The panel suggested that AIFs should be allowed to invest in charitable and religious trusts also.
“Some of the recommendations of the Sebi panel are very pertinent to address the concerns of the industry. One of the most important ones is the rationalisation of the tax and regulatory regime in India to prevent the loss of business to overseas jurisdiction,” said Hemal Mehta, senior director, Deloitte Haskins & Sells.
“India in recent past has started losing out business to jurisdictions such as Singapore. The loss of business to India results in loss of tax revenue that would have otherwise come to India,” he added.
AIF and angel investments are typically long term and create new enterprises and jobs. Yet they operate under less favourable terms than mutual funds, the Sebi panel said.
AIFs should not pay taxes higher than those paid by foreign portfolio investors or domestic institutional investors.
Accordingly, the panel suggested that AIF investments held for a year must qualify as long-term capital gains (LTCG) to encourage investment in risk capital that creates new ventures, jobs, and encourages entrepreneurship.
“The current rate of 20% tax with 3 year holding is punishing for AIFs backing an entrepreneur. AIFs have huge reputational risks amongst others, and can be relied upon for full compliance. 0% LTCG regime must apply to all Sebi registered AIFs,” the report said.
In order to create more domestic channels of investments into the AIF space, the panel suggested that the government should work on ways to unlock those domestic pools of capital that currently do not contribute enough to the AIF industry.
According to the panel, large capital pools from pensions, insurance, DFIs and banks, and charitable institutions, which currently constitute only around 10% of the total private equity and venture capital invested in India annually, should contribute more to develop the AIF industry.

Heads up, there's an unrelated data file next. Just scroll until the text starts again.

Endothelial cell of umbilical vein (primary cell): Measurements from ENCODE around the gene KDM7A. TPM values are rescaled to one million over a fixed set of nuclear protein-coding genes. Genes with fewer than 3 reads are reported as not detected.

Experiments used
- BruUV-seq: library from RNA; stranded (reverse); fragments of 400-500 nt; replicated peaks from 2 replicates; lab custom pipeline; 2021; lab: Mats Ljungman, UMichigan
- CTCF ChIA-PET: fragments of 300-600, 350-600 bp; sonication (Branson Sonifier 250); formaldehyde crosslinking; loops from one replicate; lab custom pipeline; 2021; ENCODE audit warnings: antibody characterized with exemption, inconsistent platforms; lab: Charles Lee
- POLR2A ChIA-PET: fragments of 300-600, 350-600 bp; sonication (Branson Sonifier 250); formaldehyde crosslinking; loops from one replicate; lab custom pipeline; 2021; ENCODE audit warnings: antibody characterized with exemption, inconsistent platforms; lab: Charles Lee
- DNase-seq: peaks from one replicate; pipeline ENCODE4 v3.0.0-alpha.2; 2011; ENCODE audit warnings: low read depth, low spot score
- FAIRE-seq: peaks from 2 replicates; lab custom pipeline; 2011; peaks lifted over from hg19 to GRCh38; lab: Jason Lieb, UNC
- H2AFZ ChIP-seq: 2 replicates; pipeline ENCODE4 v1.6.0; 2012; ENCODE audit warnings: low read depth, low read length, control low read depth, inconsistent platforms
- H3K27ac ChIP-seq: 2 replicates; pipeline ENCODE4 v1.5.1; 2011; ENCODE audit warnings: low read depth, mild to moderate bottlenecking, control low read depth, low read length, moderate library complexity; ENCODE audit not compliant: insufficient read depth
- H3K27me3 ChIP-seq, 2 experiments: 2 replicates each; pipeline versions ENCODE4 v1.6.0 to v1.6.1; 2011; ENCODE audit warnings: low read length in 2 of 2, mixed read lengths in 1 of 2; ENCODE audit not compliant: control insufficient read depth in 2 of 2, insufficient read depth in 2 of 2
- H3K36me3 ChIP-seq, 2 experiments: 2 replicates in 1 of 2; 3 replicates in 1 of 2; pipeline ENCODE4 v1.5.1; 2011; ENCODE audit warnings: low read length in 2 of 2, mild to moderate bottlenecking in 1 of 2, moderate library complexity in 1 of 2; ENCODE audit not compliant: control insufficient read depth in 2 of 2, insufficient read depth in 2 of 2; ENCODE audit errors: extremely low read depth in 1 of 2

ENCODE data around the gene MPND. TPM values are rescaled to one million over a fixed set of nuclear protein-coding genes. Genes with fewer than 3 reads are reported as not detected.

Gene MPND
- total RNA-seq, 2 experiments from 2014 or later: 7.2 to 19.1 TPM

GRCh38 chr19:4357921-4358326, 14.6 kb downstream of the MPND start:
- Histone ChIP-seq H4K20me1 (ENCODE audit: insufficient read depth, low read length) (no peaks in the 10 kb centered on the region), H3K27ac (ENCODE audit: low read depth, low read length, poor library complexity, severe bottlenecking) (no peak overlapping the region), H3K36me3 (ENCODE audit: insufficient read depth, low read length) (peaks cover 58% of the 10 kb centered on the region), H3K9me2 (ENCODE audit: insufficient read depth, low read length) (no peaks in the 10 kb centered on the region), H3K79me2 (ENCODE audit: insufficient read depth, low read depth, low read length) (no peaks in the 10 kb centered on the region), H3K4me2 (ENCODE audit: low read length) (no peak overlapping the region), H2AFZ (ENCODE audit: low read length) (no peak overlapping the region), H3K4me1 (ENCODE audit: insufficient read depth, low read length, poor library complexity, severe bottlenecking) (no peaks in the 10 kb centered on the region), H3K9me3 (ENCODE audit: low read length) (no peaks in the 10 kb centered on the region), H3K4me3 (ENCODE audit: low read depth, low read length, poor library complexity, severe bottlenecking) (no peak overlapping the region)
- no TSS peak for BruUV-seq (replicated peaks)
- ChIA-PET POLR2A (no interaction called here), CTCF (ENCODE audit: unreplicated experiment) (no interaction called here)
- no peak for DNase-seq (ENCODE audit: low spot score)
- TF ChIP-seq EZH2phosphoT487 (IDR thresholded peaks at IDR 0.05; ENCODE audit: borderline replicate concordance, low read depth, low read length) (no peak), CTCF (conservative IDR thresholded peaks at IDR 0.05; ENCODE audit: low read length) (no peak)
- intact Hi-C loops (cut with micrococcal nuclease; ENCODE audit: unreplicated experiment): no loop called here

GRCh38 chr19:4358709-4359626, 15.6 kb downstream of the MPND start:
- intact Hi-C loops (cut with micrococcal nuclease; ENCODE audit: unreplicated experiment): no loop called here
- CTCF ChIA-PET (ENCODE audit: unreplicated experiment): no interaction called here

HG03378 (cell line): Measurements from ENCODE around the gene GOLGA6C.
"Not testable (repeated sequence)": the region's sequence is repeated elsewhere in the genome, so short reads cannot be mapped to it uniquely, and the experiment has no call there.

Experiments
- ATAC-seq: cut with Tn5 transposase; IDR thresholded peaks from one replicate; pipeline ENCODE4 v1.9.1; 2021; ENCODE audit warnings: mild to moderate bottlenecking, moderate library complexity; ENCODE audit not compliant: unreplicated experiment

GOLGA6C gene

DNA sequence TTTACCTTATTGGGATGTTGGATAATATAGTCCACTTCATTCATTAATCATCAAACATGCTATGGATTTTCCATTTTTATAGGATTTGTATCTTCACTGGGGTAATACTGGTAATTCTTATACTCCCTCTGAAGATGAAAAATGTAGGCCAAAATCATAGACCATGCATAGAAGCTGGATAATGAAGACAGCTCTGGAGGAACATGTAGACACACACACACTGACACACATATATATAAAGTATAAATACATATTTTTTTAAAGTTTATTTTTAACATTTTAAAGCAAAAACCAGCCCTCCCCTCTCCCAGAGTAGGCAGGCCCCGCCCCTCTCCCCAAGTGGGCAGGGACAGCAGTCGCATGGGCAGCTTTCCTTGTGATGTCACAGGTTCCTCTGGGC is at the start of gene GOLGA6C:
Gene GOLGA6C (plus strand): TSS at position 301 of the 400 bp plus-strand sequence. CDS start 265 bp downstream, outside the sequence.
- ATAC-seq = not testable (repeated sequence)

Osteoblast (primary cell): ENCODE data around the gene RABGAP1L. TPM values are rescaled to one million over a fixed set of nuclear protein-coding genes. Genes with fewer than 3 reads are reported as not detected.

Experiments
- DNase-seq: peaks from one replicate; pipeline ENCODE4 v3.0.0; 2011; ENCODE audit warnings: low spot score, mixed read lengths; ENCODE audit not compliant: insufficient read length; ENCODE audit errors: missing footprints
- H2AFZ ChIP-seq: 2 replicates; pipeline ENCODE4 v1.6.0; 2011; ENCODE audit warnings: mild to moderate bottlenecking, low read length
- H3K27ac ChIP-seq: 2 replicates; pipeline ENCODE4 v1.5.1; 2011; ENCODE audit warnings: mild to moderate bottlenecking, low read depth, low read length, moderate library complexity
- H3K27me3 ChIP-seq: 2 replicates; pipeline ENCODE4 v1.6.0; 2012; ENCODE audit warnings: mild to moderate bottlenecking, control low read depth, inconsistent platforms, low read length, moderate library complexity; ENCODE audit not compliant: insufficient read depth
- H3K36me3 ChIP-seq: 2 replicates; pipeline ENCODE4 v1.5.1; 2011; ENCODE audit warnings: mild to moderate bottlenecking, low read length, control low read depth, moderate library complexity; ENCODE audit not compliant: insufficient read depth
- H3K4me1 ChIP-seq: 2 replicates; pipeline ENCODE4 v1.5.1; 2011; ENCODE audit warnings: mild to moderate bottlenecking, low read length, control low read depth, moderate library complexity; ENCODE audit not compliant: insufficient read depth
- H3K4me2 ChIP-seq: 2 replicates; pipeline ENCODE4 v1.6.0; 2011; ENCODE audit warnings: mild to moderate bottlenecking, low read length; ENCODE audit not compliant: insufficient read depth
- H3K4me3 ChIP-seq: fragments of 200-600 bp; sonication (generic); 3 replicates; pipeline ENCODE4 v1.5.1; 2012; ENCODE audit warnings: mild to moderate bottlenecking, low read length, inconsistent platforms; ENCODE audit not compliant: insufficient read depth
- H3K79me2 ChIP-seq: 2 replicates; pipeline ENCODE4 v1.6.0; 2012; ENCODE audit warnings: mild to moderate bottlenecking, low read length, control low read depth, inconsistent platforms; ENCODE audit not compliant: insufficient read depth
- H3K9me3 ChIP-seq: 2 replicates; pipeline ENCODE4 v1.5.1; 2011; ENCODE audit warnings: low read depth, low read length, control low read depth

The panel said all banks, pensions, provident funds, insurance companies and charitable endowments must create an internal management system and utilize a minimum of 2-5% of the corpus to invest in Sebi-approved Category 1 AIFs.
Also, the panel urged the regulators to increase the investment limits for banks and insurance companies in AIFs from the current 10% to 20% of the total corpus of an AIF.
Domestic pension funds in India including the National Pension System and the Employee Provident Fund Organization should allocate up to 3% of their assets to AIFs by 2017, rising to 5% by 2020, the panel recommended.
The panel felt that the existing norm on investment limits for AIFs restricts diversification and should be done away with.
“It is recommended that restrictions placed by RBI limiting FVCI (foreign venture capital investor) investments to only 10 sectors should be removed. The rationale for this is that almost every significant sector of the Indian economy is in need of private equity and venture capital and hence a wide array of sectors should be accessible to FVCI investors,” the panel said.
The panel also suggested that Sebi change its eligibility norms for investors to invest in AIFs. The present norms require an investor to invest at least Rs.1 crore in an AIF. Any individual with a total annual income of at least Rs.50 lakh should be allowed to put money in AIFs if he is capable of identifying potential investments and its risks, according to the panel.